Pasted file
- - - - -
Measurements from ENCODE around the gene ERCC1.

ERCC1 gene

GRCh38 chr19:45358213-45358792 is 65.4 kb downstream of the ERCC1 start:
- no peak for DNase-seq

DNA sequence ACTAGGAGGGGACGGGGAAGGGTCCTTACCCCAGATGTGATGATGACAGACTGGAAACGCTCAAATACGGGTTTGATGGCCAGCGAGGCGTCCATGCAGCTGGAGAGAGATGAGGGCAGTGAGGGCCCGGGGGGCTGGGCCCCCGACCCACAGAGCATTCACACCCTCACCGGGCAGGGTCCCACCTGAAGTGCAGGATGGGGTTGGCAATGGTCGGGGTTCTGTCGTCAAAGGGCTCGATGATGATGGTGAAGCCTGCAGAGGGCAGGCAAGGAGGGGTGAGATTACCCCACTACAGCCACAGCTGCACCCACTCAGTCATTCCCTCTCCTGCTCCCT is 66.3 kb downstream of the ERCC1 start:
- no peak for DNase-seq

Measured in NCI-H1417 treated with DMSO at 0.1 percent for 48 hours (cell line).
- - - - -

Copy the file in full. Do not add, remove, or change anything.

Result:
Measurements from ENCODE around the gene ERCC1.

ERCC1 gene

GRCh38 chr19:45358213-45358792 is 65.4 kb downstream of the ERCC1 start:
- no peak for DNase-seq

DNA sequence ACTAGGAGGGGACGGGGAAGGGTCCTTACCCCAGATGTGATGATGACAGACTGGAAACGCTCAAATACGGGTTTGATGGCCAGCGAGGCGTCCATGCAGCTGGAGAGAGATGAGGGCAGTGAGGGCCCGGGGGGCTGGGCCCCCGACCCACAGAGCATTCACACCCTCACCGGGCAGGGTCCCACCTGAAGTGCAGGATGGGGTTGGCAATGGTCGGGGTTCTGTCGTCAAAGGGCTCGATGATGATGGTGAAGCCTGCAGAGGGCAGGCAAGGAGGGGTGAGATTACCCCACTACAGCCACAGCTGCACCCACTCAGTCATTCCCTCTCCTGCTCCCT is 66.3 kb downstream of the ERCC1 start:
- no peak for DNase-seq

Measured in NCI-H1417 treated with DMSO at 0.1 percent for 48 hours (cell line).